How to deal with and alleviate CISSP exam anxiety!

June 24, 2011 by Kenneth Magee

As exam time approaches, everyone feels anxious about whether they’re ready to take the exam and to pass and thus to receive the CISSP certification.  For a lot of people, achieving this milestone in their career means verification of the knowledge they possess.  To some it means meeting the minimum requirements to stay in the job they already have.  And in this economy, keeping your job is sometimes more important than getting promoted or getting a pay raise.

Anxiety takes on many forms, but mostly centers around whether or not you’ve done the necessary preparation; answered enough questions; bought and memorized the “right” preparation material and so on.  Believe me, there is a plethora of material out there to be used to study for the CISSP exam.  I will not tell you what to use or what not to use.  What I will tell you is what worked for me and the methodology that I tell all of my students to use.

So here’s the methodology, timeline, schedule, whatever you want to call it.

Step #1 – go to the ISC2 website and get the listing of the CISSP examinations for your location.  If you are going to be taking the CBT version via PearsonVue, then pick an exam date that is immediately after the bootcamp.  Leave this up on the screen and open a second browser window and look at the InfoSec website for details on how you can earn your CISSP certification

Step #2 – select a CISSP boot camp course that is at least 60 days in the future and select an examination date that is immediately after the boot camp (this may not always be possible, it just means you’ll have to fit my timeline described below into a smaller timeframe).  By immediate I mean the very next day.  Typically the boot camp runs for 7 days with day 7 being the examination.

Step #3 – sign up and pay for both.  Now you’ve committed your money and yourself to achieving the CISSP certification.  When you pay InfoSec Institute, ask them to ship the pre-course and course study material to you as soon as possible.  This material should arrive within 5-7 business days.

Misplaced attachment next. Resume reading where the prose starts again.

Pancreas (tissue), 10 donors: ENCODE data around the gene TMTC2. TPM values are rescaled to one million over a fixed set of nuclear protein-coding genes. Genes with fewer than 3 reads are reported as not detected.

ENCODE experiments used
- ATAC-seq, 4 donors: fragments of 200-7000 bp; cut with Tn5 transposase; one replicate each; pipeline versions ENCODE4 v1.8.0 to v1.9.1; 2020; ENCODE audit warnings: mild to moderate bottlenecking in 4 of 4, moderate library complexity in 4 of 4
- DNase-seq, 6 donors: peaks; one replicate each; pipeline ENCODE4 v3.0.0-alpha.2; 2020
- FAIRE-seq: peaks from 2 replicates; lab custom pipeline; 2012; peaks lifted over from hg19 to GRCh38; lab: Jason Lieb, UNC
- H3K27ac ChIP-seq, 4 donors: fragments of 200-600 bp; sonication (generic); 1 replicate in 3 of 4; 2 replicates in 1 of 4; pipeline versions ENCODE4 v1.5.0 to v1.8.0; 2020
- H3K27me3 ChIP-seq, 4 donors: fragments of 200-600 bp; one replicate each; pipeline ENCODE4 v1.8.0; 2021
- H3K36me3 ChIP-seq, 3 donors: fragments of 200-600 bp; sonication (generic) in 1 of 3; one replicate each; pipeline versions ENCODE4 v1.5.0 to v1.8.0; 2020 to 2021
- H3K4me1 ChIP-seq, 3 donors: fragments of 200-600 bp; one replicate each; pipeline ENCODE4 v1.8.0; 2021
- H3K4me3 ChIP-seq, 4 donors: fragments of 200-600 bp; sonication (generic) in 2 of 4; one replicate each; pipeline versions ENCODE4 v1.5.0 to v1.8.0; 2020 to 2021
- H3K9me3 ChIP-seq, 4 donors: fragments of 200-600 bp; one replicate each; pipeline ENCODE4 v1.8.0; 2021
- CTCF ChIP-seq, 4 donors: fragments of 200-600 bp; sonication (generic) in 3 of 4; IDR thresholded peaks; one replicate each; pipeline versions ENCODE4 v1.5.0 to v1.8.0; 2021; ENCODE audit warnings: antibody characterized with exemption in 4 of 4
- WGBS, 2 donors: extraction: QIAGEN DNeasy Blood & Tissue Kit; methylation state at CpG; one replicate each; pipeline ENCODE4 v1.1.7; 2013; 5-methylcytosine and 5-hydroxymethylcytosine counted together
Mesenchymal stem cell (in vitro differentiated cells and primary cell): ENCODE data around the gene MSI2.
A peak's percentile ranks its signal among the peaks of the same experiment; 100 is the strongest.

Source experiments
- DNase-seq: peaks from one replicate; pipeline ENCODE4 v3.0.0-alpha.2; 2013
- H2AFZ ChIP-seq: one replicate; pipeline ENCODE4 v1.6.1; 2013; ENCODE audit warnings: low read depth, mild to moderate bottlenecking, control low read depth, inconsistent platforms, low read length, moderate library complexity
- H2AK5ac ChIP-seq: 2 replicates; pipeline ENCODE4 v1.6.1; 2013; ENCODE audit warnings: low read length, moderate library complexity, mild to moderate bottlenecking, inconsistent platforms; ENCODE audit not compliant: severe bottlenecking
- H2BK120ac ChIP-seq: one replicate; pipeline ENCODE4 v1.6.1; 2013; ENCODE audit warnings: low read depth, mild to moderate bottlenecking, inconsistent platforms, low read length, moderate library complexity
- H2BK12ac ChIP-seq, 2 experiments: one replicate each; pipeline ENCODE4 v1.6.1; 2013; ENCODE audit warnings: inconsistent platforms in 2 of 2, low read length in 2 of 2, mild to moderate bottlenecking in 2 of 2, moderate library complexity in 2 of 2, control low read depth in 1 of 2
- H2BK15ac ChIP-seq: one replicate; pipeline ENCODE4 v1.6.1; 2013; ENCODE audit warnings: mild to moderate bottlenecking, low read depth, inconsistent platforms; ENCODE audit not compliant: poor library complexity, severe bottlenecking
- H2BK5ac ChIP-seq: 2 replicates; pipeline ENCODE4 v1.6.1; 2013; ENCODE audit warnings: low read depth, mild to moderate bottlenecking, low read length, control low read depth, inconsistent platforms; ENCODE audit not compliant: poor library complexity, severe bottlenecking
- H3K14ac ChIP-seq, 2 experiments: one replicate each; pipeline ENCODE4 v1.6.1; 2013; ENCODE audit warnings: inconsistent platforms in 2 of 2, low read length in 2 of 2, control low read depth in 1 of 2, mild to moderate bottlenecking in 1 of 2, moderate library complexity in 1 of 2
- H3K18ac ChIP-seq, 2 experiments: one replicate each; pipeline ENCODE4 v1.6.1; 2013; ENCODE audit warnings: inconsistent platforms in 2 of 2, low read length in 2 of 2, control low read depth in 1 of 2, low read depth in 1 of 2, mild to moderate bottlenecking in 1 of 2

Step #4 – while you still have the ISC2 website up, order the CISSP CBK 2nd Ed. text.  This you will have to pay for on your own.  This should arrive within 10 business days.

Step #5 –Print off a copy of the calendar pages from Outlook or whichever calendar you happen to be using for the month of the exam (let’s say October) and the immediate two preceding months (which would be August and September).

Step #6 – From the first day of the boot camp, count backwards 50 days, numbering the calendar as you go.  So let’s say your exam date is October 9th and the boot camp you selected was the one that starts on October 3rd in New York.  Counting back from October 3rd, (with October 2nd being labeled as “1”) that would make August 14th the 50th day “50”).  Which means you should have registered for the course and the boot camp somewhere around the 1st of August in order to have the material on hand by August 14th.

Step #7 – The CISSP material is organized into 10 domains, which means over the course of 50 days, you will spend 5 days per domain.  So for each 5 day cycle here’s what you will do.  On day 1 and day 2 you will work on a domain in the Shon Harris book using the following logical approach (if the time to test is shorter, you’ll have to fit 2 or 3 days within my suggested 5 days…possible, but get reading!):

Shon Harris 5th ed. on page 474 question #1 reads:

1.  What is the first step that should be taken when a fire has been detected?

A.  Turn off the HVAC system and activate fire door releases. 

B.  Determine which type of fire it is.

C.  Advise individuals within the building to leave.

D.  Activate the fire suppression system.

Here is the logical approach to studying that I want you to use:

  1. Look at the answer on page 478, it reads “C.  Human life takes precedence.  Although the other answers are important steps in this type of situation, the first step is to warn others and save as many lives as possible.”  Go back to the question on page 474 and highlight answer C with a green highlighter.
  2. Find the answer in the chapter which supports “C” and in this case the answer is on page 403 and is in the last paragraph which reads, “In all situations, the primary consideration, above all else, is that nothing should impede life safety goals. When we discuss life safety, protecting human life is the first priority….”
  3. Highlight this paragraph again with the green highlighter, then put a post-it flag on the side of page 403 and write “#1” on the post-it flag.
  4. Go back to page 474 and write “Page 403” next to question #1.